You Keep Me Hangin’ On by Vanilla Fudge from Vanilla Fudge
Vanilla Fudge debuted in 1967 with their eponymous album featuring half-tempo covers of popular songs from the era. This track in particular was originally recorded by The Supremes in 1966 (written by Mowtown’s H-D-H production team).
This track is one of my favorite jams, but the entire album is an amazing listen. Highlights include covers of a couple of songs from The Beatles and a rendition of She’s Not There by The Zombies.
What’s significant about the album, and what can be seen shining through on this track, is the masterful treatment of great songs. An entire album of cover songs, at half-tempo no less, is a bold move for a band just out of the gate, but the Fudge nails it. This album is also significant in that it was one of the first to begin bridging the gap between psychedelia and what would become heavy metal, paving the way for other groundbreaking acts such as Black Sabbath.
I find myself enjoying the slow, plodding rhythm of this track, which lends itself well to the vocals and lyrics. The drums, while measuring out a persistent, careful tempo, are brutal and relentless. The vocals are mournful and sincere, the harmonies a suitable and ironic tribute to the brilliance of the Supremes.
Be sure to really give this one the attention it deserves. If you heard this song on the radio but didn’t give it any notice, it might just be background noise. However, there are a lot of subtle treasures to be had. Pay attention to the rhythm section, it sounds like they’re on fire but not in a hurry to get anywhere. It’s especially fun how the song finally culminates in an insane but brief jam, another hallmark of the album.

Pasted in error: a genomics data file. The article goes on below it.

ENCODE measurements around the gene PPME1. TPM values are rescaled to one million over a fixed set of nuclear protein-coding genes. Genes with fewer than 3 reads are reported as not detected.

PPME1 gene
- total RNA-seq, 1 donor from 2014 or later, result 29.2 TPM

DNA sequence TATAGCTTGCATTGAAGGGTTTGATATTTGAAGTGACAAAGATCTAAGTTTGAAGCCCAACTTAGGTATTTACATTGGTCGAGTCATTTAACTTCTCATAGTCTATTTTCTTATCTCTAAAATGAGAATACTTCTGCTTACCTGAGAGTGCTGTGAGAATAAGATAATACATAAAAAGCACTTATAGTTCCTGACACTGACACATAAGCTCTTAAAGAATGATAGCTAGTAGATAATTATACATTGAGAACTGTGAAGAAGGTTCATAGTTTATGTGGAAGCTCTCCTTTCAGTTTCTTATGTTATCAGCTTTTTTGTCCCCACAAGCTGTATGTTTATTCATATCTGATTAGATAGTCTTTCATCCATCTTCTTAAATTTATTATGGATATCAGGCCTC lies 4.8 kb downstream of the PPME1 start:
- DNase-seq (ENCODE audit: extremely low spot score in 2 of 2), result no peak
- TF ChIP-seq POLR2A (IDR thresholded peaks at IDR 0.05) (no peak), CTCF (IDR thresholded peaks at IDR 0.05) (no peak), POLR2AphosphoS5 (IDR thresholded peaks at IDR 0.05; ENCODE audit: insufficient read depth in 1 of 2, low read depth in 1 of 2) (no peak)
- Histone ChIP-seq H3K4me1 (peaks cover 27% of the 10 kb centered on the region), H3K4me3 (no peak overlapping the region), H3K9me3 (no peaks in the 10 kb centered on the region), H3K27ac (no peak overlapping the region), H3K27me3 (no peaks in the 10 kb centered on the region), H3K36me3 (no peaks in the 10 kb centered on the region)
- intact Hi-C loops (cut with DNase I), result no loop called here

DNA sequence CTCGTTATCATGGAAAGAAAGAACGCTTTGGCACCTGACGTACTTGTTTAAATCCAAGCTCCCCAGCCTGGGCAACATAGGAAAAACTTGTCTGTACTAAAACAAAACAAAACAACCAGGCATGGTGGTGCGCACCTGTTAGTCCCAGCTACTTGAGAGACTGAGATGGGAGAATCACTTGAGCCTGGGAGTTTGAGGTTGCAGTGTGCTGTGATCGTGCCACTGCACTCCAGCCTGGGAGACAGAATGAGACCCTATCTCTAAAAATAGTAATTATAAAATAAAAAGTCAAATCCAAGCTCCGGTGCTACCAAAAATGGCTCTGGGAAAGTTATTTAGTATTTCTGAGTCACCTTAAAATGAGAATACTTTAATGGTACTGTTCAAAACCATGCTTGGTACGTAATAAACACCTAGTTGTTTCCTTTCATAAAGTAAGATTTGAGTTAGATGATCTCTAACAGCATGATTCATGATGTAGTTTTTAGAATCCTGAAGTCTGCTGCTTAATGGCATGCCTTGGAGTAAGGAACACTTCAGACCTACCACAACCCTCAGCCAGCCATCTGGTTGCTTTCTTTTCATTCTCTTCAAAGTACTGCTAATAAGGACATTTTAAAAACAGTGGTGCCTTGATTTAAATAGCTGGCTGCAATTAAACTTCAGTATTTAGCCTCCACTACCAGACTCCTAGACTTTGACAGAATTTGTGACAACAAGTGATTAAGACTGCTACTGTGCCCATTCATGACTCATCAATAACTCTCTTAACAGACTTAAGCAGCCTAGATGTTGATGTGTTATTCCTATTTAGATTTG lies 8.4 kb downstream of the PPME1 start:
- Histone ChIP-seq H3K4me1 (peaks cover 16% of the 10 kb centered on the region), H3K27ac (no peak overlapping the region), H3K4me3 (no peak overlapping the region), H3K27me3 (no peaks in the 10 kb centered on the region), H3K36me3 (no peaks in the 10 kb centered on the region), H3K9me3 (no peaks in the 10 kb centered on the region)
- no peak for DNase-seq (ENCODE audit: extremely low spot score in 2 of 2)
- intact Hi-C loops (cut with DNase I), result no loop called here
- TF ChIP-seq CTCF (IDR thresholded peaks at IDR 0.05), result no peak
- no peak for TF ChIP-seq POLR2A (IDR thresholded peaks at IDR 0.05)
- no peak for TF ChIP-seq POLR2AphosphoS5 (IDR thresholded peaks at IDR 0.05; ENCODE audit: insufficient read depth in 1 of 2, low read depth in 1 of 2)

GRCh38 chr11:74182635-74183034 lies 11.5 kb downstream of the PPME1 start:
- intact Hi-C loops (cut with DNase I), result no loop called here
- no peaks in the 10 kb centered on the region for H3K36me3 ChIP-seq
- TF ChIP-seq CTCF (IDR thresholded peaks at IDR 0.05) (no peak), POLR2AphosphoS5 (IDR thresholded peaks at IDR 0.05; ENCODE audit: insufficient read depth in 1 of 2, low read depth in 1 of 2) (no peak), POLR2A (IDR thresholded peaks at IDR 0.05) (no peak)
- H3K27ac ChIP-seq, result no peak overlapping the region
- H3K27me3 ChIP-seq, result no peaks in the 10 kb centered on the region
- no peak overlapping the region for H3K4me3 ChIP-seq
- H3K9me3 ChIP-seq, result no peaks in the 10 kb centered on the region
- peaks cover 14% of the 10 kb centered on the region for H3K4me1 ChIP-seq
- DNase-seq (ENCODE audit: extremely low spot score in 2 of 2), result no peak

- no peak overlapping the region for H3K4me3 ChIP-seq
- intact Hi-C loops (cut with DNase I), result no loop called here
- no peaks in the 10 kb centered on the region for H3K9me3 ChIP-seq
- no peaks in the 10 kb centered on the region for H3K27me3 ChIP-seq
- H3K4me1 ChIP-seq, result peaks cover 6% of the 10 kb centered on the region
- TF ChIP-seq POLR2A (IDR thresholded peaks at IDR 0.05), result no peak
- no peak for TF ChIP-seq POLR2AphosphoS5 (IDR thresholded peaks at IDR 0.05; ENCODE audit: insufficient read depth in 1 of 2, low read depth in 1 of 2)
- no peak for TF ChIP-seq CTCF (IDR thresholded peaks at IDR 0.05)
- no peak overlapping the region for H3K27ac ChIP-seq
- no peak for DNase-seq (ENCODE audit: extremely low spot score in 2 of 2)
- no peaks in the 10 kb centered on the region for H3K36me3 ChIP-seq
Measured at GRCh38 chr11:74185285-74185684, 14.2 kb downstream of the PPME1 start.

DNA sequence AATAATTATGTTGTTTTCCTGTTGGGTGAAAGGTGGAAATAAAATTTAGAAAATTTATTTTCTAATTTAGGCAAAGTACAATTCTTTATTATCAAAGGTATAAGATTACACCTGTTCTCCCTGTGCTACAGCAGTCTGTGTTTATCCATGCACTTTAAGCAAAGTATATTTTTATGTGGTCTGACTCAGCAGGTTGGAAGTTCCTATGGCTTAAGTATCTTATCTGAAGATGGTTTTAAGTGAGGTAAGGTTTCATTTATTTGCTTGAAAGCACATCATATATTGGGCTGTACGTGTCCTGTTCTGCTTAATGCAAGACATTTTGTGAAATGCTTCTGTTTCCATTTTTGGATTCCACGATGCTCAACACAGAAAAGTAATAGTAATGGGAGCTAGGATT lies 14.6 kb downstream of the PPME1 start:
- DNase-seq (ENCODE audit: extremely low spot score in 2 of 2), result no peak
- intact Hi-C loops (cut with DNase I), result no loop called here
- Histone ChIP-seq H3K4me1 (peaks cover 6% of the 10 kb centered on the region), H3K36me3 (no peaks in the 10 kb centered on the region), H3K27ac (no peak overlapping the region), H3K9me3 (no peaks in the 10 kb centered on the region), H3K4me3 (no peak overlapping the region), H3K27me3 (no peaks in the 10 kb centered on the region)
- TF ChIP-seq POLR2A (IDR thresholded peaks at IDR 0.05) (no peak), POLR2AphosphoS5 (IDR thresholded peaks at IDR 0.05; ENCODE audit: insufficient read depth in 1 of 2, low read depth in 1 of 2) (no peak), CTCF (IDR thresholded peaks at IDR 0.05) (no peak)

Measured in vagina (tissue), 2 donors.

That’s it for this one, be sure to leave a comment whether you loved it, hated it, or thought it was sick.
Written by Robert Lamm in 1970. This track first appeared on Chicago’s second album, Chicago (2). Prior to this album, the band was known as Chicago Transit Authority. The band had to change their name due to threats of legal action from Chicago’s actual transit authority.
Chicago is famous for it’s jazz fusion elements. Trumpet, trombone and saxophone feature prominently in much of their music.
I chose this track for my inaugural post because it’s a shining example of the type of music I hope to feature here each week. This track is timeless, full of excellent musicianship, and blends several different styles of music together into one beautiful beast.
Some highlights to listen for in this week’s selection include wah-wah guitar noodling throughout from Terry Cath, who’s adventurous scales and space perfectly suggest the wandering train of thought of the song’s protagonist. Just as the mind tends to wander at 25 or 26 minutes to 4 AM when you find yourself staring at the walls, so does the guitar work on this track.
Also be sure to pay good attention to the lyrics, which describe the plight of the restless mind in the small hours of the morning. It was once suggested that this song was a reference to drug use, perhaps taking a few too many pills at 3:30 in the morning and not being able to get up off the floor. The title was even thought to be a code for a particular type of pill. This has been dismissed by Lamm, who claims that the song is simply about being up all night with insomnia and boredom.
Please listen, enjoy and comment. If you like the track, be sure to buy it and give it a listen in it’s full quadraphonic glory, preferably with a nice set of earphones. There’s a lot going on and a lot to appreciate.